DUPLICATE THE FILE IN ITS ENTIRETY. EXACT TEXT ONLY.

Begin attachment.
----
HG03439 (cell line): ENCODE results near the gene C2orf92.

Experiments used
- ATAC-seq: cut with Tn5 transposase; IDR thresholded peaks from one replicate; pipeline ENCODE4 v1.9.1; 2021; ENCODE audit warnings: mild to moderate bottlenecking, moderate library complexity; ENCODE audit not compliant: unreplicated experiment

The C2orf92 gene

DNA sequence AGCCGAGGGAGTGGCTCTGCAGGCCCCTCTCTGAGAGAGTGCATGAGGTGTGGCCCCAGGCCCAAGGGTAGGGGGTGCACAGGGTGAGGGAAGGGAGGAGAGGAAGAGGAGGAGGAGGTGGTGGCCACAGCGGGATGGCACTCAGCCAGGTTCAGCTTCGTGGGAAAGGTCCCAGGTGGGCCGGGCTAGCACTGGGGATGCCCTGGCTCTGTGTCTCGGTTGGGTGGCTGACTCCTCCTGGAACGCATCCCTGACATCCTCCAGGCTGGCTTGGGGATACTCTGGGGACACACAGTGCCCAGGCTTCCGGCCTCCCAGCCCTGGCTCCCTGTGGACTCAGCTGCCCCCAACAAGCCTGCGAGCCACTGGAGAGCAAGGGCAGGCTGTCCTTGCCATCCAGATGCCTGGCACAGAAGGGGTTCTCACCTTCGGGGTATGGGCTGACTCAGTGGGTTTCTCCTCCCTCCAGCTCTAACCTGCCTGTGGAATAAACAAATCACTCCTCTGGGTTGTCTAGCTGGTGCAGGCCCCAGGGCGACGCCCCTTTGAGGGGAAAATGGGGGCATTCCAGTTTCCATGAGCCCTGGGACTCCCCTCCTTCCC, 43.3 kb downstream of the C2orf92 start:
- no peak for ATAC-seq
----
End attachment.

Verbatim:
HG03439 (cell line): ENCODE results near the gene C2orf92.

Experiments used
- ATAC-seq: cut with Tn5 transposase; IDR thresholded peaks from one replicate; pipeline ENCODE4 v1.9.1; 2021; ENCODE audit warnings: mild to moderate bottlenecking, moderate library complexity; ENCODE audit not compliant: unreplicated experiment

The C2orf92 gene

DNA sequence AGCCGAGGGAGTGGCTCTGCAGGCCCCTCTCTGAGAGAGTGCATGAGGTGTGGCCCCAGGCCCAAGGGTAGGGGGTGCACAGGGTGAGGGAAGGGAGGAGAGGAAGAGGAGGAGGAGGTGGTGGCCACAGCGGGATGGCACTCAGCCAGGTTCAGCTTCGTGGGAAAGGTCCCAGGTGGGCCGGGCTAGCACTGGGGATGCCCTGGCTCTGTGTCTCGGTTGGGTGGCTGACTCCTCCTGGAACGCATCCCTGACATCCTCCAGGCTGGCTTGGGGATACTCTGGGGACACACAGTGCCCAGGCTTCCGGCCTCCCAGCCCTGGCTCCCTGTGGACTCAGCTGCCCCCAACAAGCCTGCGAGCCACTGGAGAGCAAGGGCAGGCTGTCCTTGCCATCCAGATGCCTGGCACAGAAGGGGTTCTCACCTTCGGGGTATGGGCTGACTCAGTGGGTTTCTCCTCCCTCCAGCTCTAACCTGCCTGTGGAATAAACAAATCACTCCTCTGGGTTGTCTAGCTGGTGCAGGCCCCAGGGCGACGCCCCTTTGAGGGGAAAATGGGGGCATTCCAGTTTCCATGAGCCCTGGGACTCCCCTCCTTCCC, 43.3 kb downstream of the C2orf92 start:
- no peak for ATAC-seq